Recipe: Chef Michael Olson’s Double Roasted Pork Belly
Hands down my favourite cut of pork is the belly; simply salted and roasted for hours, there is no better flavour that a crispy bite of crunchy roasted pork belly. While gastropubs and fine-dining restaurants are saucing it up or serving it sous-vide, I prefer a traditionally roasted salty piece of pork roast.
I had the pleasure of talking pork with Chef Michael Olson at Christmas in November at the Fairmont Jasper Park Lodge. He told me he roasts his pork belly twice to get a good crunch to the meat, using a two-day prep method to rest and roast a simple and economical piece of meat that is easy to prepare – you just need some time. Perfect for a weekend when you’re hanging around the house – the smell of slow-cooking pork belly will fill your home with an incredible smell. You can’t rush good pork belly – sit back, relax and savour.
While I have a hard time getting the meat onto the plate (my sister and I actually start picking at the crackling while it is still hot in the roasting pan), Chef Olson has included a spicy salad wrap recipe to serve crunchy slices of this roasted pork belly.
Pork belly is a simple cut but is not always easily available at your local grocery store. I picked up a lovely cut of pork belly from Irving Farms at Mother’s Market – visit a butcher or local farmer’s market to find a quality-locally sourced piece of pork belly perfect for roasting.
Chef Olson’s Double Roast Pork Belly
- Choose your fresh pork belly from a small independent butcher as the supermarkets do not usually carry this cut. The portion size does not have to be as much as other meats due to the high calorie content of the belly.
- 2.5 lb (1.2 kg) fresh meaty pork belly
- 1 Tbsp (15 mL) table salt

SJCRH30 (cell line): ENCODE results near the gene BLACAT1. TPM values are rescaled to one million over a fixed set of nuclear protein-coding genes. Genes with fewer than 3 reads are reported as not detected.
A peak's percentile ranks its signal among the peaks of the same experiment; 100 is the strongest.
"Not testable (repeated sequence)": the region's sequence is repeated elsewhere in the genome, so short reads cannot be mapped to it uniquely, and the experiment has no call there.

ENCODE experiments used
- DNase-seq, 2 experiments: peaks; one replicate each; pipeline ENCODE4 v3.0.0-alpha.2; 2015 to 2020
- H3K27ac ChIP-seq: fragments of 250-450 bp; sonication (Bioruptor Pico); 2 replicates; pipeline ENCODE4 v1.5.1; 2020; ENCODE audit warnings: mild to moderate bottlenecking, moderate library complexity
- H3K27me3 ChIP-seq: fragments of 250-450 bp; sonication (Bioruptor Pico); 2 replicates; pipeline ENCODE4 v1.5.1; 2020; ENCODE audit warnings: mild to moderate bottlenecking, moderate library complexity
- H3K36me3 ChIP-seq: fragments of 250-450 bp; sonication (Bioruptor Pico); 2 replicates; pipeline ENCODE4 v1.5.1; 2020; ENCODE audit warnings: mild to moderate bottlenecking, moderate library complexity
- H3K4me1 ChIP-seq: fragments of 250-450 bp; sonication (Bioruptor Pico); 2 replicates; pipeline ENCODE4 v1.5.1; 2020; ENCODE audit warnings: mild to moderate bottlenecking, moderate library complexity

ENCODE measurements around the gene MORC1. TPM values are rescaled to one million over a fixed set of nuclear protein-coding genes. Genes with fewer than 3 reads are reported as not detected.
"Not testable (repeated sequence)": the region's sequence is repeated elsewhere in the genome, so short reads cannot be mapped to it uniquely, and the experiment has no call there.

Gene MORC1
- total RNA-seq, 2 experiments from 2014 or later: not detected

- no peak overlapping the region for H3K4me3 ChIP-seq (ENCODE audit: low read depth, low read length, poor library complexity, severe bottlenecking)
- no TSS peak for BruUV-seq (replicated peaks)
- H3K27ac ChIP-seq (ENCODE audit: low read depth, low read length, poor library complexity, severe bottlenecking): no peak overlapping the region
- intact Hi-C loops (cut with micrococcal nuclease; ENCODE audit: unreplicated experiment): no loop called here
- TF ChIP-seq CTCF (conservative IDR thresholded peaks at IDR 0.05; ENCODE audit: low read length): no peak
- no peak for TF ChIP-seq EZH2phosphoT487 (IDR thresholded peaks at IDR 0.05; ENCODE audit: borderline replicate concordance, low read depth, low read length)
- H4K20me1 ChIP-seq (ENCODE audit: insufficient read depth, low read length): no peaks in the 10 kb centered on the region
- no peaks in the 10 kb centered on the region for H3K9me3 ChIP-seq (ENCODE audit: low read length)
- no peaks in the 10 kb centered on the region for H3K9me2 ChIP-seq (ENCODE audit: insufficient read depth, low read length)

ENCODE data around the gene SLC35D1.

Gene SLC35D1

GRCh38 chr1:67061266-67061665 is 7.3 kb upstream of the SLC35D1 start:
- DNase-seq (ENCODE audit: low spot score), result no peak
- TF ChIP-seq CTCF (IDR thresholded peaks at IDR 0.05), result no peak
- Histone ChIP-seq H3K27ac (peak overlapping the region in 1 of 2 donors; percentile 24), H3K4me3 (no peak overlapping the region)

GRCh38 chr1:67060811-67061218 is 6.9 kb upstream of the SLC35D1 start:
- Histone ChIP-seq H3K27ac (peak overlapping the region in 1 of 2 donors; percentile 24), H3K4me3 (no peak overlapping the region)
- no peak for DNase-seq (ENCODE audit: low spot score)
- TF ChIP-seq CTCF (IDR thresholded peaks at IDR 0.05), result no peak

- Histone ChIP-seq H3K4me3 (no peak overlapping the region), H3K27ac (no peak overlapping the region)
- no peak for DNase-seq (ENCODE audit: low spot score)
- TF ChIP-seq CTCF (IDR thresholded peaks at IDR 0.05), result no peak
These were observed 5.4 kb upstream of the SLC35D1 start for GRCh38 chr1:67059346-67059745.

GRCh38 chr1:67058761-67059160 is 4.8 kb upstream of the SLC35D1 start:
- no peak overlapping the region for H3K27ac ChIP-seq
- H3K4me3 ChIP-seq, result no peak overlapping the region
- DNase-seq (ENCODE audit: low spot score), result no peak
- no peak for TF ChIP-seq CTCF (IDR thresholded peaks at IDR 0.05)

- 1 tsp (5 mL) baking powder
Using a sharp kitchen or Exacto knife, score the skin of the pork belly, just into the fat but not through to the meat.
2. Make the cuts every 1/4-inch across the surface of the skin side.
3. Blend together the salt and baking powder and rub into the scored skin of the belly. Place the meat into a baking dish and set in the refrigerator overnight uncovered. Leaving the belly exposed to the air will help dry out the skin.
1. Preheat oven to 325F and allow meat to sit on counter to lose its chill.
2. Roast the belly for 90 minutes then lower the temperature to 300F. Continue cooking for 45 minutes. You do not need to baste during cooking as the fat needs to come out of the skin in order to change the texture. When done, the meat will be fully cooked, the skin should be light gold in colour and there will be a lot of rendered fat in the cooking pan.
3. Remove the belly from the oven and allow to cool on the counter for 45 minutes or longer. While the meat is still warm, drain the fat off (you will get about 1/2 cup and if you dare, use it in biscuits or baked beans).
4. To reheat, turn the oven up to 450F or as hot as your oven will go. Return the roast to the oven for 10-15 minutes until the skin is deep gold in colour, slightly puffed and crunchy. (Try to avoid touching the skin as it will burn your fingers!)
5. Remove from oven, rest
1/2 cup (125 mL) Hoisin sauce
1/4 cup (60 mL) Sriracha sauce
1 cup (250 mL) fresh cilantro leaves, washed and picked
1 cup (250 mL) English cucumbers, sliced
2 limes, in wedges
1 head Romaine lettuce, washed, whole leaves separated
Diners can dress their own lettuce wraps. Brush the pork belly with hoisin, add a little Sriracha, cilantro, cucumber and a squeeze of lime. In place of the lettuce wraps you could use tortillas or light buns. Enjoy!